SMD Soldering

My brother got me a practice surface mount soldering board with parts down to 0603. I spent an hour or two getting it assembled and learned a lot about surface mount soldering while doing it.

I ended up losing an LED, so L10 isn’t on the board. Which LED is lit progresses rightward before cycling back to L1.

One of the things I learned is to be very careful with winds. Several times I exhaled strongly and blew components around. In the end, my strategy went like this:

  • Decide a number of components to do at once.
  • Apply flux to those pads
  • Set components onto them, pushing them around slowly if nessesary. Remember that the tweezers can get sticky with flux.
  • Clean soldering iron and wet it with a bit of solder. If flux has evaporated from the soldering iron tip reclean and wet again.
  • Hold components in place with downward force from tweezers and go through touching one side of each of them. I’m aware that other people deal with tombstoning in different ways.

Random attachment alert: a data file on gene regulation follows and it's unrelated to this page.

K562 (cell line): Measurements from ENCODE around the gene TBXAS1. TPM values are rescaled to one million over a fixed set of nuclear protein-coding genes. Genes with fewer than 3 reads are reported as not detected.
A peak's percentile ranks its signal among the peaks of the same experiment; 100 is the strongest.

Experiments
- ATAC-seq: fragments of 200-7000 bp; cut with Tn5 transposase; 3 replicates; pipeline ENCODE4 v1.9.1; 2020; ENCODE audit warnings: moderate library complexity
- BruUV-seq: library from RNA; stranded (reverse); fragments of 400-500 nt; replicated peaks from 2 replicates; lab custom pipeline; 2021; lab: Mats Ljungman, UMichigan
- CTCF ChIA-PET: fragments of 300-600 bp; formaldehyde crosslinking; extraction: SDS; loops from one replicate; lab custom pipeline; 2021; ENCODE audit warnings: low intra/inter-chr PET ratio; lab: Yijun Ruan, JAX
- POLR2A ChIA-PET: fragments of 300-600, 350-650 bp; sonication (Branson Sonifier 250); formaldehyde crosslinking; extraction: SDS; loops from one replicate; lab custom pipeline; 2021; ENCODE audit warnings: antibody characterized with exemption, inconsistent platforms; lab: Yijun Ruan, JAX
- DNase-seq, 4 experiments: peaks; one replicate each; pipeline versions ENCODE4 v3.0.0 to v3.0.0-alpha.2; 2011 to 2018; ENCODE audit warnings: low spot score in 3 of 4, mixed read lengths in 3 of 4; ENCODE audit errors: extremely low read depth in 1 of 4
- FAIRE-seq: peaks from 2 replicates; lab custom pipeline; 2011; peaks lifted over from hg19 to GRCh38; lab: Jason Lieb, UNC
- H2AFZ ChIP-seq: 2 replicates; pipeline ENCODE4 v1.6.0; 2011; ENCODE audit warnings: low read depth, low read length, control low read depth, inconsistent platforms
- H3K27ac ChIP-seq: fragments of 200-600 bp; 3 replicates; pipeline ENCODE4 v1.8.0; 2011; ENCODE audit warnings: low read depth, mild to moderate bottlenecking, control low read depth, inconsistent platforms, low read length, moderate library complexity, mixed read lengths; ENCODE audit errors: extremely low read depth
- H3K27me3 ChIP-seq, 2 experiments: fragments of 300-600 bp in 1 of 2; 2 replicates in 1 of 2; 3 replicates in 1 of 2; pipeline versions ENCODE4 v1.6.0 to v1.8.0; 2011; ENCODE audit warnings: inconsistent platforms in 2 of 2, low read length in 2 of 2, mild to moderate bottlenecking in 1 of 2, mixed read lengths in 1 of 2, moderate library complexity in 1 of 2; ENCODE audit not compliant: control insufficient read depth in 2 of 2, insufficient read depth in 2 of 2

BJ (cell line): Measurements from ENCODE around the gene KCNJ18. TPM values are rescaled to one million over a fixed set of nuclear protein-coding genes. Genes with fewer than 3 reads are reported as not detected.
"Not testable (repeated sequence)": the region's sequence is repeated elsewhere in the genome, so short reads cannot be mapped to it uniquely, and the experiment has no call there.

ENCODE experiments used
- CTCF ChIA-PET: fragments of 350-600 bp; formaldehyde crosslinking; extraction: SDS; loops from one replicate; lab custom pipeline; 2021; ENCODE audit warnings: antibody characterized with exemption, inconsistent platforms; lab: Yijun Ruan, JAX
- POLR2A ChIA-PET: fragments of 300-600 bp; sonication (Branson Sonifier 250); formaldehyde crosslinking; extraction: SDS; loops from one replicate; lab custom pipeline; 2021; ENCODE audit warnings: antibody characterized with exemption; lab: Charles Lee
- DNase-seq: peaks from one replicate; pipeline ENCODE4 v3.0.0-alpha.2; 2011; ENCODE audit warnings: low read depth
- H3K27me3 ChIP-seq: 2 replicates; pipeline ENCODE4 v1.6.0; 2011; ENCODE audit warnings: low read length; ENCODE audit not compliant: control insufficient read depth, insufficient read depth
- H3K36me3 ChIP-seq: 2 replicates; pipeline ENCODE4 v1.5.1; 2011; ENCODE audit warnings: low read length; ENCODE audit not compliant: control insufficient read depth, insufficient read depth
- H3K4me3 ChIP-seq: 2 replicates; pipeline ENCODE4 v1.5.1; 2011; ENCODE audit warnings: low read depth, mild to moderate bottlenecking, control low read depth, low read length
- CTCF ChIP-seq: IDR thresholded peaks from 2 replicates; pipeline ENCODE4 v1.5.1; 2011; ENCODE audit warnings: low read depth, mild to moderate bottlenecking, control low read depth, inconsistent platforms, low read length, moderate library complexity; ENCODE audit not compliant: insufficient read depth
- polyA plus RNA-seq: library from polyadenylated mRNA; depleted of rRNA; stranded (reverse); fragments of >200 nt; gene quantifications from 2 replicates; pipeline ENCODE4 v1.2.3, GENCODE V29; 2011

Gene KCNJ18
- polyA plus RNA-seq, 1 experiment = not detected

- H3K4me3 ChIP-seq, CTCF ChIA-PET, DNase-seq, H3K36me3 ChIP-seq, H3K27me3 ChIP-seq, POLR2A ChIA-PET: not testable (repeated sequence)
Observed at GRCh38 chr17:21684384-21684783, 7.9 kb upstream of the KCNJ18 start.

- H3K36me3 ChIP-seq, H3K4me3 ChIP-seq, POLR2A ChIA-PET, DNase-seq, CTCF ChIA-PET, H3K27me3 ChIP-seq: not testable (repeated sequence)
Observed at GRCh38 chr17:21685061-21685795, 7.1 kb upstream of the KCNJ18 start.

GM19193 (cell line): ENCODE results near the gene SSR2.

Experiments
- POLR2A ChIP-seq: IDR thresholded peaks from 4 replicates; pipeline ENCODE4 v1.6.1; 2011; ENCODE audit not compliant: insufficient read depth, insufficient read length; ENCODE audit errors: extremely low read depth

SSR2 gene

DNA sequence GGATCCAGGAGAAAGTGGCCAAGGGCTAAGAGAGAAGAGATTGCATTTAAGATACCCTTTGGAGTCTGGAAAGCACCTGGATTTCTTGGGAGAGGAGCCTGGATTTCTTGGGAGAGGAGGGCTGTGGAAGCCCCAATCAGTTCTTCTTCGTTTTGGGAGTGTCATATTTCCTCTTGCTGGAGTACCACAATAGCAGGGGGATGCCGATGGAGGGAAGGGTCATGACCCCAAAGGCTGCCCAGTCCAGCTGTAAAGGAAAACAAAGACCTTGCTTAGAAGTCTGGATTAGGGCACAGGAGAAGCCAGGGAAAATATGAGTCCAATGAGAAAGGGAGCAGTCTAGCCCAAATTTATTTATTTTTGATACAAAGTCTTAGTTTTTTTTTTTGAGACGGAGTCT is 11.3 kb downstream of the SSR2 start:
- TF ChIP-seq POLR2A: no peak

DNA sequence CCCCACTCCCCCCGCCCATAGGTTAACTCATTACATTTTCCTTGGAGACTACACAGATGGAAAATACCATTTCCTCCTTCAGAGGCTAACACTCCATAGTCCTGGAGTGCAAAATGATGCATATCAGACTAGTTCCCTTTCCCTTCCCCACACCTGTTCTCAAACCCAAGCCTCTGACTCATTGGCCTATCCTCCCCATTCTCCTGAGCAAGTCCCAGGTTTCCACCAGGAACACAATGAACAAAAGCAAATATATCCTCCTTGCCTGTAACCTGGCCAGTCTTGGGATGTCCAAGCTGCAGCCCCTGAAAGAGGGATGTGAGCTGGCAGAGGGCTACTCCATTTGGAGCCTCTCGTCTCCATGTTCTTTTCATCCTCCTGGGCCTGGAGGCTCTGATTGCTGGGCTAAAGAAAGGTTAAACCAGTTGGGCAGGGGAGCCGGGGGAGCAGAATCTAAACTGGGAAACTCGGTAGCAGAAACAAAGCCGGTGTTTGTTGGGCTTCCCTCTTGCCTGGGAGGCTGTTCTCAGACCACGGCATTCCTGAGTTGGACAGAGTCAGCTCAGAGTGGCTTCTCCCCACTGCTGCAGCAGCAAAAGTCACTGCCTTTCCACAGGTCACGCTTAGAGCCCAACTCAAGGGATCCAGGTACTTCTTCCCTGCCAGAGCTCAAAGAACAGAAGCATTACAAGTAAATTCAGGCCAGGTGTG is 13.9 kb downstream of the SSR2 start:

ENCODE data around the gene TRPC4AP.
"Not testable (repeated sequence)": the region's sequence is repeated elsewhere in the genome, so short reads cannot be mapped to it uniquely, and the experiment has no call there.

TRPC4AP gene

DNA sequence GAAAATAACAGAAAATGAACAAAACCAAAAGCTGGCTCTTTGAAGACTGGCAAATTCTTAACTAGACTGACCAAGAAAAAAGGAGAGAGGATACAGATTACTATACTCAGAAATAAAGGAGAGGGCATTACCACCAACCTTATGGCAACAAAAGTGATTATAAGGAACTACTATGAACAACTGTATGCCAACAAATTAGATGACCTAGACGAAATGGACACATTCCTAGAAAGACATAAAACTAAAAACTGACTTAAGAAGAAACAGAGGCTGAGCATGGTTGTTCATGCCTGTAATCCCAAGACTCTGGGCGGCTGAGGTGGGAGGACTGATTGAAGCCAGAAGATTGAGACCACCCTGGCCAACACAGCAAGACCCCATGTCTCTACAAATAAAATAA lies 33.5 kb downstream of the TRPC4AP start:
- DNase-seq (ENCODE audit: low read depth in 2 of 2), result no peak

• Solder the other side and clean up. Components can be moved by melting solder on both sides quickly and them pushing them around. Surface tension often corrects component location when both sides are melted.

For the ICs with more pins, the lazy thing worked best.  Generously apply solder  to the legs of the peice making no effort not to bridge them and clean up with some copper wick.

Author: Garth Whelan


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